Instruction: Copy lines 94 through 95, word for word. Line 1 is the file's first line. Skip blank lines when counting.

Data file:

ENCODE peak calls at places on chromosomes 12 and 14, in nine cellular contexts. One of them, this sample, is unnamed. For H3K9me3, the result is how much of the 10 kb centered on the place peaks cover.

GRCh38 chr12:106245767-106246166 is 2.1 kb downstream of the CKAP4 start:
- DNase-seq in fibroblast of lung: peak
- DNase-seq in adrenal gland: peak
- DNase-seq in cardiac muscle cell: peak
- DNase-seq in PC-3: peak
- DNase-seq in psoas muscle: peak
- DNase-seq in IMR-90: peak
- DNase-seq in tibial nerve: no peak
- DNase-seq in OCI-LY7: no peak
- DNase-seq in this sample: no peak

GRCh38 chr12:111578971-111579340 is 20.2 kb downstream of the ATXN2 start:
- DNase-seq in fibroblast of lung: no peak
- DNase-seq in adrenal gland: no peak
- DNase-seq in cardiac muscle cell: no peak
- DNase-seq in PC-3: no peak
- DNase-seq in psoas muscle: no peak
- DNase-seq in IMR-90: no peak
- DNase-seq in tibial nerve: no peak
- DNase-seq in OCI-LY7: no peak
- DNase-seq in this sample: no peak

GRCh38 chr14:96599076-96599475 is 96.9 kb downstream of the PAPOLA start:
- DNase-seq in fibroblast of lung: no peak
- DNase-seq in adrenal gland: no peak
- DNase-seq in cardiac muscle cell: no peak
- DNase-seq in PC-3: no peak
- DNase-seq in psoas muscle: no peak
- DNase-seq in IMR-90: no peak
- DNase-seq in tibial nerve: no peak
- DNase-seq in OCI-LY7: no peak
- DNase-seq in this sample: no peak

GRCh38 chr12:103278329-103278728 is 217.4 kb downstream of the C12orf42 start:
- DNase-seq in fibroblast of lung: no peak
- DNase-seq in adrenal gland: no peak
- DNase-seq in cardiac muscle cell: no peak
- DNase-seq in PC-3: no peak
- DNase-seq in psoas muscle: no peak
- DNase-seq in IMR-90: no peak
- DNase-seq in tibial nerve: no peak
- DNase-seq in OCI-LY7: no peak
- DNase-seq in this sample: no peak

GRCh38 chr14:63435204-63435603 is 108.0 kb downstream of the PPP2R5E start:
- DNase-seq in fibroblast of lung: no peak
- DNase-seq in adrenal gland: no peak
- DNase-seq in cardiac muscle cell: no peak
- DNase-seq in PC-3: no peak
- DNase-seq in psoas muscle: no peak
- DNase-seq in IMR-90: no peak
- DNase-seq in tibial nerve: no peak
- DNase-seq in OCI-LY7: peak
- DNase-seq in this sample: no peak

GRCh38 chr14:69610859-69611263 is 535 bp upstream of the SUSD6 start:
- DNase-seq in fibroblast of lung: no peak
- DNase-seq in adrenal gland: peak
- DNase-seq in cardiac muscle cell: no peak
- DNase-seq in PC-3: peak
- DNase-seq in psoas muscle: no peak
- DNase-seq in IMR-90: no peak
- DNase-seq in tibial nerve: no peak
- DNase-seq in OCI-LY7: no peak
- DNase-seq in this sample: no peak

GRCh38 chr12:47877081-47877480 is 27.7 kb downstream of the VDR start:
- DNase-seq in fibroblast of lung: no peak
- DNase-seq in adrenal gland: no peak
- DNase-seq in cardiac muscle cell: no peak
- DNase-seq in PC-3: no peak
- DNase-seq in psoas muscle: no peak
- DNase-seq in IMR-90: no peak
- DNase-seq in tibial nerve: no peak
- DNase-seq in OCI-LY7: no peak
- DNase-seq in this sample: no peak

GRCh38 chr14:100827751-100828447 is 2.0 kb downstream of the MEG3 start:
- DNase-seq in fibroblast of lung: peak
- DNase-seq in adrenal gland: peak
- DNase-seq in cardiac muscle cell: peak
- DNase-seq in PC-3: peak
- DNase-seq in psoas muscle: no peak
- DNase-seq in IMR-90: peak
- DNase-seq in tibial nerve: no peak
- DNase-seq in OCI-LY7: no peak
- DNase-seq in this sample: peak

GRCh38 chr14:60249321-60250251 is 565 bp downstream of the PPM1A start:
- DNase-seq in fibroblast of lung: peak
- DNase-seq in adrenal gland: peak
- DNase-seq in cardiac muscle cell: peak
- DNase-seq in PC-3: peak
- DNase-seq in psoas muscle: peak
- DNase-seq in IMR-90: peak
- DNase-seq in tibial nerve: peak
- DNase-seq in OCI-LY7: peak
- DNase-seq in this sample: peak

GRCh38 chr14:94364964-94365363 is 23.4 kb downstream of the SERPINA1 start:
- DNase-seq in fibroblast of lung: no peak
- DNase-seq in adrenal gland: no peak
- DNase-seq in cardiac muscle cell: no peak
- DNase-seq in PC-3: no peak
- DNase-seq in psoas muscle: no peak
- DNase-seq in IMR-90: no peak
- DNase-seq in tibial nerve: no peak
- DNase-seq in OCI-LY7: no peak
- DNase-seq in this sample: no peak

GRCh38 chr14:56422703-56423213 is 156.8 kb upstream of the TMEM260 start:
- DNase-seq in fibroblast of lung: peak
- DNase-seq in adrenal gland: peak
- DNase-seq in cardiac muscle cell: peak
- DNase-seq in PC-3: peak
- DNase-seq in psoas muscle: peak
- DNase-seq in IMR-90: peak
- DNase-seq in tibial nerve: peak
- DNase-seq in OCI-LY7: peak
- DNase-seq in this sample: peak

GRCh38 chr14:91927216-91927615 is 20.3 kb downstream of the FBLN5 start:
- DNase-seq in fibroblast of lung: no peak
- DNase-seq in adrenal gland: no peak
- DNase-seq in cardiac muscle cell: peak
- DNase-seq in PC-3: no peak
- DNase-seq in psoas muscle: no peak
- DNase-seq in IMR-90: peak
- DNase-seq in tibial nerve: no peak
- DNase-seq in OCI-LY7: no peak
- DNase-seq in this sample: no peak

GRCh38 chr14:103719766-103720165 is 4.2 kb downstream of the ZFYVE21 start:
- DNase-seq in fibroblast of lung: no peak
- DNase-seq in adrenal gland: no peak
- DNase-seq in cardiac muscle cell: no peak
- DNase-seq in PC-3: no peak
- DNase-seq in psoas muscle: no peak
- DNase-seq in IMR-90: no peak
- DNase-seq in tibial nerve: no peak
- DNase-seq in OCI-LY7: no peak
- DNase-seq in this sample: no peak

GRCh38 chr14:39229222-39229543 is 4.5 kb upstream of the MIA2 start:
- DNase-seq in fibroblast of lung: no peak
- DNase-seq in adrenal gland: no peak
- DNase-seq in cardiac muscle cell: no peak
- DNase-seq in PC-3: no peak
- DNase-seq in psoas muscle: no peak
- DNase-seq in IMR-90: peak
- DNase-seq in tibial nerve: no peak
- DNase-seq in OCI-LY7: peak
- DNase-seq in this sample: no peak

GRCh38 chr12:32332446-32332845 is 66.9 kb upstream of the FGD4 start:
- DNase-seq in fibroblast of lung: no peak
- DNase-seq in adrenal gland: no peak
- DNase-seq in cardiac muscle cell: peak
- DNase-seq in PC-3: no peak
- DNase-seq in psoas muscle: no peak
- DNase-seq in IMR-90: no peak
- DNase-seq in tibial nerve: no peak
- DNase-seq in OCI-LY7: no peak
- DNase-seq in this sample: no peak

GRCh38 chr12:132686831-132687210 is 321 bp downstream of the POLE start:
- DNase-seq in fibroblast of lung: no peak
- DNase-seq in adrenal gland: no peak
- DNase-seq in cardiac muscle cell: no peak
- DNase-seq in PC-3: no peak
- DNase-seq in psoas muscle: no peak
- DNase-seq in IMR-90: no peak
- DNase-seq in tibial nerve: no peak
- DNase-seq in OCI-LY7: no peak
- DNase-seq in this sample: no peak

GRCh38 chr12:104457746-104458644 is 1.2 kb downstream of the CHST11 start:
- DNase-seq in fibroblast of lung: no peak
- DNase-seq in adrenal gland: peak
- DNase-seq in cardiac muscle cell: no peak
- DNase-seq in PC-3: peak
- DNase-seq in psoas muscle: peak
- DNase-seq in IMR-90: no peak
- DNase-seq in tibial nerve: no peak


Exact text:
- DNase-seq in adrenal gland: no peak
- DNase-seq in cardiac muscle cell: no peak